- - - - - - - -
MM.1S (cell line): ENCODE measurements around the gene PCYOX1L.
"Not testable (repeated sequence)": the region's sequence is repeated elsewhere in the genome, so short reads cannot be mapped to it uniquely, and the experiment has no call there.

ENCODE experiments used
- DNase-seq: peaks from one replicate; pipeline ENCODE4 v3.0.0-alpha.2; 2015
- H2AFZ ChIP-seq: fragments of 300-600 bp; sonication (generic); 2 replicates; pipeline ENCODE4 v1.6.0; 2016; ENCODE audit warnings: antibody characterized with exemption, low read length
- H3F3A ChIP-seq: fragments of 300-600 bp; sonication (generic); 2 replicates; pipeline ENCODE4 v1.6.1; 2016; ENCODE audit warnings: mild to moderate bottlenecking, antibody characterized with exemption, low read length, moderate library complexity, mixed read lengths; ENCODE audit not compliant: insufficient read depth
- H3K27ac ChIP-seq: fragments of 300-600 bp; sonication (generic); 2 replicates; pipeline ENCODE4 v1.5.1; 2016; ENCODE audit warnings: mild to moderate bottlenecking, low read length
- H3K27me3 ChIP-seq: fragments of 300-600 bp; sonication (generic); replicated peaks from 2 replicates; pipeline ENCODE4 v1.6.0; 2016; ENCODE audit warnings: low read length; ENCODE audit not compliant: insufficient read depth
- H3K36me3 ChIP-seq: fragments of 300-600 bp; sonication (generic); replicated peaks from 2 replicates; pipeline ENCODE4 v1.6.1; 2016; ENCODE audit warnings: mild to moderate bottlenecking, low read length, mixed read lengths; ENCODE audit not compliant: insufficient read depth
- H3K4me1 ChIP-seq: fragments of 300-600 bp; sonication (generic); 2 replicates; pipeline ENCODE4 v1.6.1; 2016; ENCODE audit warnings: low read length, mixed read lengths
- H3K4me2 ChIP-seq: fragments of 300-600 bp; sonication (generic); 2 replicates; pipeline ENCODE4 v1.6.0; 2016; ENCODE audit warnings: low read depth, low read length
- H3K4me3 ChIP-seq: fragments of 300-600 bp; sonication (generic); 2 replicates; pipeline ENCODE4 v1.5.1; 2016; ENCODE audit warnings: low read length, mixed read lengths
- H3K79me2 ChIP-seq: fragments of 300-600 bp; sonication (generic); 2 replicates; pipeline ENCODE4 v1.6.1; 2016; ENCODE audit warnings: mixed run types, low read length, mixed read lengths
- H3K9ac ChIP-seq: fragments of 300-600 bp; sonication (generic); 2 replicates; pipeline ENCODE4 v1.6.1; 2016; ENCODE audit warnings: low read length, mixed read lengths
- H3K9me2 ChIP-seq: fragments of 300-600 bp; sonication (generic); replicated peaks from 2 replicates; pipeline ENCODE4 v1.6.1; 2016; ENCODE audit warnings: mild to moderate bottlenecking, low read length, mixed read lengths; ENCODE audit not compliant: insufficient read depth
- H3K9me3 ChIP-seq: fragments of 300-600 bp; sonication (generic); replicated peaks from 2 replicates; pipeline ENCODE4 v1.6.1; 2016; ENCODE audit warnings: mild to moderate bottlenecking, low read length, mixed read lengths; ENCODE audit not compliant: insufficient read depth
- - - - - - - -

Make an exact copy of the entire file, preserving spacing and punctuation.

MM.1S (cell line): ENCODE measurements around the gene PCYOX1L.
"Not testable (repeated sequence)": the region's sequence is repeated elsewhere in the genome, so short reads cannot be mapped to it uniquely, and the experiment has no call there.

ENCODE experiments used
- DNase-seq: peaks from one replicate; pipeline ENCODE4 v3.0.0-alpha.2; 2015
- H2AFZ ChIP-seq: fragments of 300-600 bp; sonication (generic); 2 replicates; pipeline ENCODE4 v1.6.0; 2016; ENCODE audit warnings: antibody characterized with exemption, low read length
- H3F3A ChIP-seq: fragments of 300-600 bp; sonication (generic); 2 replicates; pipeline ENCODE4 v1.6.1; 2016; ENCODE audit warnings: mild to moderate bottlenecking, antibody characterized with exemption, low read length, moderate library complexity, mixed read lengths; ENCODE audit not compliant: insufficient read depth
- H3K27ac ChIP-seq: fragments of 300-600 bp; sonication (generic); 2 replicates; pipeline ENCODE4 v1.5.1; 2016; ENCODE audit warnings: mild to moderate bottlenecking, low read length
- H3K27me3 ChIP-seq: fragments of 300-600 bp; sonication (generic); replicated peaks from 2 replicates; pipeline ENCODE4 v1.6.0; 2016; ENCODE audit warnings: low read length; ENCODE audit not compliant: insufficient read depth
- H3K36me3 ChIP-seq: fragments of 300-600 bp; sonication (generic); replicated peaks from 2 replicates; pipeline ENCODE4 v1.6.1; 2016; ENCODE audit warnings: mild to moderate bottlenecking, low read length, mixed read lengths; ENCODE audit not compliant: insufficient read depth
- H3K4me1 ChIP-seq: fragments of 300-600 bp; sonication (generic); 2 replicates; pipeline ENCODE4 v1.6.1; 2016; ENCODE audit warnings: low read length, mixed read lengths
- H3K4me2 ChIP-seq: fragments of 300-600 bp; sonication (generic); 2 replicates; pipeline ENCODE4 v1.6.0; 2016; ENCODE audit warnings: low read depth, low read length
- H3K4me3 ChIP-seq: fragments of 300-600 bp; sonication (generic); 2 replicates; pipeline ENCODE4 v1.5.1; 2016; ENCODE audit warnings: low read length, mixed read lengths
- H3K79me2 ChIP-seq: fragments of 300-600 bp; sonication (generic); 2 replicates; pipeline ENCODE4 v1.6.1; 2016; ENCODE audit warnings: mixed run types, low read length, mixed read lengths
- H3K9ac ChIP-seq: fragments of 300-600 bp; sonication (generic); 2 replicates; pipeline ENCODE4 v1.6.1; 2016; ENCODE audit warnings: low read length, mixed read lengths
- H3K9me2 ChIP-seq: fragments of 300-600 bp; sonication (generic); replicated peaks from 2 replicates; pipeline ENCODE4 v1.6.1; 2016; ENCODE audit warnings: mild to moderate bottlenecking, low read length, mixed read lengths; ENCODE audit not compliant: insufficient read depth
- H3K9me3 ChIP-seq: fragments of 300-600 bp; sonication (generic); replicated peaks from 2 replicates; pipeline ENCODE4 v1.6.1; 2016; ENCODE audit warnings: mild to moderate bottlenecking, low read length, mixed read lengths; ENCODE audit not compliant: insufficient read depth